Poll for the participants results:

The experts agreed that we need to rethink the concept of Museums and show their value and relevance making concrete societal changes. Moreover, Museums need to address the public and governance of why allocating funding for heritage protection is imperative. Heritage policy should take into account the fragility of our world as demonstrated by COVID-19. Heritage professionals should be part of the essential workers’ group. To achieve these changes Museums should build advocacy in local government and collaborate in legislation.

The emphasis lies on the way heritage builds our identity, and that we need identity and communal memory to build our future. As well as ponder the philosophical questions of our existence. The Museum now must be community tailored and offer public education, lifelong learning and programs specific to locals. Boost local tourism and offer multiple access points with an optimised and harmonised on-site and online experience. Even expand, by building the necessary heritage management tools within the community. Employ local artists, environment and wellness professionals.


The Q&A involved the experts answering questions from participants. Since the questions were relevant to the topics discussed we incorporated them in the sections above. 

Local Approach followed the webinar and asked whether the Corporate Museum model could be a sustainable economic solution.  Francois Mairesse answered that it could be possible for some Museums. However, it is not enough, also needing the market, state and community.

We are very excited to see heritage professionals collaborate in such a public way. The webinar was very informative on the reality of COVID-19 for Museums and underlined their priorities. We certainly fill that our mission is relevant! We plan to create posts in alignment with the experts’ proposals. 

The webinar took place 23 July 2020 with Hosts

ICCROM (International Centre of Studies for the Conservation and Restoration of Cultural Heritage) and UNESCO (United Nations Educational, Scientific and Cultural Organization). 



  • Mr. Webber Ndoro, Director-General, ICCROM
  • Ms. Valerie Magar, Unit Manager, Programmes, ICCROM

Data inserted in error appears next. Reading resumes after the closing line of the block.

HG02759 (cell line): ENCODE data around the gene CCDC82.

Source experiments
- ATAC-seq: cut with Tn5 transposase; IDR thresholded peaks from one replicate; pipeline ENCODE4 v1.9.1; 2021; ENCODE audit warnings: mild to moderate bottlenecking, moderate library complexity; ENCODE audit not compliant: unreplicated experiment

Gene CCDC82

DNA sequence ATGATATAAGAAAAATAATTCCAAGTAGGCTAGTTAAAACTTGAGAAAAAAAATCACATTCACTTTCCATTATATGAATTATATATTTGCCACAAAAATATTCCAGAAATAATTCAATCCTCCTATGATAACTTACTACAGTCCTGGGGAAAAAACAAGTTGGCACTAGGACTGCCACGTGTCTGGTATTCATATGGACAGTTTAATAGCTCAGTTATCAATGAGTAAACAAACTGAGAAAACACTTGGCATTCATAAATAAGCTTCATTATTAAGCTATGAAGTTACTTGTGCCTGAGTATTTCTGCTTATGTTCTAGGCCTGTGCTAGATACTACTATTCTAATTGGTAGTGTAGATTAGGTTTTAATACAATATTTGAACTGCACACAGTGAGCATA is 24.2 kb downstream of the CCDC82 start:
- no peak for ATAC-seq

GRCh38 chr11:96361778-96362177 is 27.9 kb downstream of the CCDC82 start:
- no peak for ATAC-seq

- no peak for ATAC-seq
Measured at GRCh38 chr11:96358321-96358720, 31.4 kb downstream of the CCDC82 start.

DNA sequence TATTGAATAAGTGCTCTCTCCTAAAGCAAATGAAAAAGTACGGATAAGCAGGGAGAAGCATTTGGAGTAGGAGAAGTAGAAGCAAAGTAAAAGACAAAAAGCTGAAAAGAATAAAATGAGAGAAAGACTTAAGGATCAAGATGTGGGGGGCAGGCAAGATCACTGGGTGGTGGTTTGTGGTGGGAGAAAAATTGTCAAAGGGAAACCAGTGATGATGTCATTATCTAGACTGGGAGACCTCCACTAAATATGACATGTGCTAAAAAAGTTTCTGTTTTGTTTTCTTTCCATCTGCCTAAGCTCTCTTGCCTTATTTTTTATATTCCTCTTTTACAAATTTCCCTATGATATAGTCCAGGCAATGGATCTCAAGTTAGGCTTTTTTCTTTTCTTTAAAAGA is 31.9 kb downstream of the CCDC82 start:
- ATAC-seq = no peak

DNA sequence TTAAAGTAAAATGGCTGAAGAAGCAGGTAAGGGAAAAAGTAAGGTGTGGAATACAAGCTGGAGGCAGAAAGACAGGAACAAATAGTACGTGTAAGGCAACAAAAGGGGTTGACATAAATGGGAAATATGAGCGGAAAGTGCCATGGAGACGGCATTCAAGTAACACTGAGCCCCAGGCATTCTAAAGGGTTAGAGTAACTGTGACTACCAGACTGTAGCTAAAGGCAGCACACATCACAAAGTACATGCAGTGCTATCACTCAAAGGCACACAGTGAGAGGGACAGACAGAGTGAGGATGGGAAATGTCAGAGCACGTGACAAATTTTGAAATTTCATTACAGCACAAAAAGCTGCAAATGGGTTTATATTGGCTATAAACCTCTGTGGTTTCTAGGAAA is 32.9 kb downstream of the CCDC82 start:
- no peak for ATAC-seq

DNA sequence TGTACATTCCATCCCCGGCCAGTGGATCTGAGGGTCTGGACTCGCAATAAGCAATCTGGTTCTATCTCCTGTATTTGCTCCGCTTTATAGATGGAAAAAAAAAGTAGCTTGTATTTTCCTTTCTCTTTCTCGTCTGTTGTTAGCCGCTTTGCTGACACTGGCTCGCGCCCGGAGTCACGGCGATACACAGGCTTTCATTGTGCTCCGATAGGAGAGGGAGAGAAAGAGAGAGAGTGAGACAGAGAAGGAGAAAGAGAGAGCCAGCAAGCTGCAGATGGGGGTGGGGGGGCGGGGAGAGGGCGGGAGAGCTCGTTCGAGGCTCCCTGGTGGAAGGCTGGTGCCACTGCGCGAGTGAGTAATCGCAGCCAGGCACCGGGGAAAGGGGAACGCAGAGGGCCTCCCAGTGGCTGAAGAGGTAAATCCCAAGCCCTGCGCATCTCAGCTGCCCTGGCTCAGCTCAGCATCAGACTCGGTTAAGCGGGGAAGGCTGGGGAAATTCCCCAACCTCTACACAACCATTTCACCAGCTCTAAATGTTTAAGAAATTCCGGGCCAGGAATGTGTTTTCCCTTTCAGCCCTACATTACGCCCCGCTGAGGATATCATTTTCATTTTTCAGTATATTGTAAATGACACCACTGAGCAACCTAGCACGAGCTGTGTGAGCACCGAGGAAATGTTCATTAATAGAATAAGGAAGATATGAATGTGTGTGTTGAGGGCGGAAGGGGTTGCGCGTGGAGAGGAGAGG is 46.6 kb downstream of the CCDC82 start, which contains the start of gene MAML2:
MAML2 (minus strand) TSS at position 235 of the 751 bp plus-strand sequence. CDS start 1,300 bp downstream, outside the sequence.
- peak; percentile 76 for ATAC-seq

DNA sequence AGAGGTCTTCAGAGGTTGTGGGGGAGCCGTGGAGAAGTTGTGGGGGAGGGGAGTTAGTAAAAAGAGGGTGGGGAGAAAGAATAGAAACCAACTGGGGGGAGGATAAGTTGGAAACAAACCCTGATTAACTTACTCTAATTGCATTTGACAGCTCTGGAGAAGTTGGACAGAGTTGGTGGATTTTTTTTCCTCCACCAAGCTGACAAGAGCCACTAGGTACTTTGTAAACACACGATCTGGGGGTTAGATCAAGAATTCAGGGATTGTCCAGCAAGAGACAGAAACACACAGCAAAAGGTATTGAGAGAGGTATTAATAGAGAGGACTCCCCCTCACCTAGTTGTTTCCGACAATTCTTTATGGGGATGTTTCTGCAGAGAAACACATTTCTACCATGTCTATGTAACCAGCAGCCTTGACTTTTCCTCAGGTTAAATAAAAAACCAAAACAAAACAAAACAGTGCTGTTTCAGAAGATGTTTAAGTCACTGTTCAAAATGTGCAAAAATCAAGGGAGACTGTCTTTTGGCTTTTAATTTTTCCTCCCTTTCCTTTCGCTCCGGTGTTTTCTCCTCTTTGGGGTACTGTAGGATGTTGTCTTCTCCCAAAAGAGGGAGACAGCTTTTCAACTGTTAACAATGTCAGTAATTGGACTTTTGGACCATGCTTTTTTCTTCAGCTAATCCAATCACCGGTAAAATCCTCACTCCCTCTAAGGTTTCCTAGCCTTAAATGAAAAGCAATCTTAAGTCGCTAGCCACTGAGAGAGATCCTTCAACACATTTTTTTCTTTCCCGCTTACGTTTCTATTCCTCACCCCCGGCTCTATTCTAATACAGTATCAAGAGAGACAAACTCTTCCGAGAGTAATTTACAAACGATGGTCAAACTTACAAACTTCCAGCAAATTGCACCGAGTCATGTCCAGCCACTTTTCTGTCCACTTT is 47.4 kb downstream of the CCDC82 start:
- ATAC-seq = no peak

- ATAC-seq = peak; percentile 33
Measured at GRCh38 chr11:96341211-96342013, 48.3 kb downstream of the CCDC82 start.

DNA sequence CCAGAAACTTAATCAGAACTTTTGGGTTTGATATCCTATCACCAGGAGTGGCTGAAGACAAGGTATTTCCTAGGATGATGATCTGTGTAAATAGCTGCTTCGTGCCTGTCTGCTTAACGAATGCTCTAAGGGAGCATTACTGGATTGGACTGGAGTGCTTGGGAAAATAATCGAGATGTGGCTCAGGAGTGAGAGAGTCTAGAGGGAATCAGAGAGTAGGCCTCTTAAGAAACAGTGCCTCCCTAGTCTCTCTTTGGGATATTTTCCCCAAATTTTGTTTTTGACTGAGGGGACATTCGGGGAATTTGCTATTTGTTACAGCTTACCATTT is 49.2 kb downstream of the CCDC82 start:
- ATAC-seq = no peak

• Mr. Ernesto Ottone R., Assistant-Director General for Culture, UNESCO
  • Mr. Lazare Eloundou Assomo, Director of Entity Culture and Emergencies, UNESCO


  • Ms. Anne-Marie Afeiche, Director General, General Council, Lebanon. 
  • Mr. Darko Babić, Chair of the Museology Sub-Department, Faculty of Humanities and Social Sciences, University of Zagreb, Croatia. 
  • Ms. Asma Ibrahim, Director of the Museum and Art Gallery Department for the State Bank of Pakistan. 
  • Mr. François Mairesse, Professor, Université Sorbonne Nouvelle, Cultural Economics and Museology, UNESCO Chair on Museums, France
  • Ms. Rooksana OMAR, Chief Executive Officer: Iziko Museums of South Africa. 
  • Ms. Natalie Urquhart, Director and Chief Curator of the National Gallery of the Cayman Islands; President of the Museums Association of the Caribbean.

I want to learn more:

ICCROM-UNESCO webinar on Museums after the Pandemic 

UNESCO Report on Museums Around the World in the Face of COVID-19 available on line. 

Museums, museum professionals and COVID-19: ICOM and UNESCO release their full reports 

2015 Recommendation concerning the Protection and Promotion of Museums and Collections 

Today was also the webinar “IN SESSION – Is Design Humanity’s Best Friend?” with Tim Marlow,  Director and Chief Executive of the Design Museum in London, and Jeremy Myerson, Helen Hamlyn Professor of Design at the RCA.  The webinar discusses the Design Museum’s stance and perspective  post-COVID-19 . If you want to learn more, it will be uploaded on their website next week for everyone to view.